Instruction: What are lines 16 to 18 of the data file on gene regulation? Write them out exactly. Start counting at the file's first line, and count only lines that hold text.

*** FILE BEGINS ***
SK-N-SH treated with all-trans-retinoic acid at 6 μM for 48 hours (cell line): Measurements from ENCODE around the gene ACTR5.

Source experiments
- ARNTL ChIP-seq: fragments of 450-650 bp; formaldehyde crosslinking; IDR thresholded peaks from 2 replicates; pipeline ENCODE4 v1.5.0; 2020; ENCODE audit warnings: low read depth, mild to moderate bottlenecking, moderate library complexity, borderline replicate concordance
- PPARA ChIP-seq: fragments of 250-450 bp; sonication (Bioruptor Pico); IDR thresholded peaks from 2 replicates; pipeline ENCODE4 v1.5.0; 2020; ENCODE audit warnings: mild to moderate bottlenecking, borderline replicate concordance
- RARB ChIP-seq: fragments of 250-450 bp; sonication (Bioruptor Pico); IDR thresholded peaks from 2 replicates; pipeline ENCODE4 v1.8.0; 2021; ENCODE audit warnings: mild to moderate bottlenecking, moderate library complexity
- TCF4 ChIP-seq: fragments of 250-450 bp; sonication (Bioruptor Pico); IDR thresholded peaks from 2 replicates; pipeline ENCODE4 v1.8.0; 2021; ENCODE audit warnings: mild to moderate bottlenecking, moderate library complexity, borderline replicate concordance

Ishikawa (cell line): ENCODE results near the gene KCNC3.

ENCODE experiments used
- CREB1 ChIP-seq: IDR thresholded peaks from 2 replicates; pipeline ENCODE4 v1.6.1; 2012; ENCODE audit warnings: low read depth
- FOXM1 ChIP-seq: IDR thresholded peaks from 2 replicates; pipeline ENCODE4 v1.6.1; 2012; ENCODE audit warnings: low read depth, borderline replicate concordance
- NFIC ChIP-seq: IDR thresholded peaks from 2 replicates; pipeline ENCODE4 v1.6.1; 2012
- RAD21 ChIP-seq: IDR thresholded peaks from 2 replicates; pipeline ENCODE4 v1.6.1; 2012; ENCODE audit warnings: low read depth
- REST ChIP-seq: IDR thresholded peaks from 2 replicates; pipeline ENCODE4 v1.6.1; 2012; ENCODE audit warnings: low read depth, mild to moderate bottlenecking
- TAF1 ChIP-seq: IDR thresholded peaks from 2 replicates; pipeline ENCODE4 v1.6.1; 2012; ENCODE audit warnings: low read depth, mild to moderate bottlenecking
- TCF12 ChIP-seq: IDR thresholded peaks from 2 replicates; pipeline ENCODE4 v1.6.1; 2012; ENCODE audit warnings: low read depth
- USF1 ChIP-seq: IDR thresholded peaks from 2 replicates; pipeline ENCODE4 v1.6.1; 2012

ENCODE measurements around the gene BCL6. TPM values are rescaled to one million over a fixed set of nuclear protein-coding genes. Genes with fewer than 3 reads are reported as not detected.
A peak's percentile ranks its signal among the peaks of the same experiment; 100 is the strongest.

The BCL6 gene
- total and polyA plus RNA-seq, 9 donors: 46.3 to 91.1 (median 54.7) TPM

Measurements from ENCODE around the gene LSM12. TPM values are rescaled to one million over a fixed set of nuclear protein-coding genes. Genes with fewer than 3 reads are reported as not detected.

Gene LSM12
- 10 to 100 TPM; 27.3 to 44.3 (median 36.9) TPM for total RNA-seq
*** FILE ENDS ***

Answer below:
- USF1 ChIP-seq: IDR thresholded peaks from 2 replicates; pipeline ENCODE4 v1.6.1; 2012

ENCODE measurements around the gene BCL6. TPM values are rescaled to one million over a fixed set of nuclear protein-coding genes. Genes with fewer than 3 reads are reported as not detected.
A peak's percentile ranks its signal among the peaks of the same experiment; 100 is the strongest.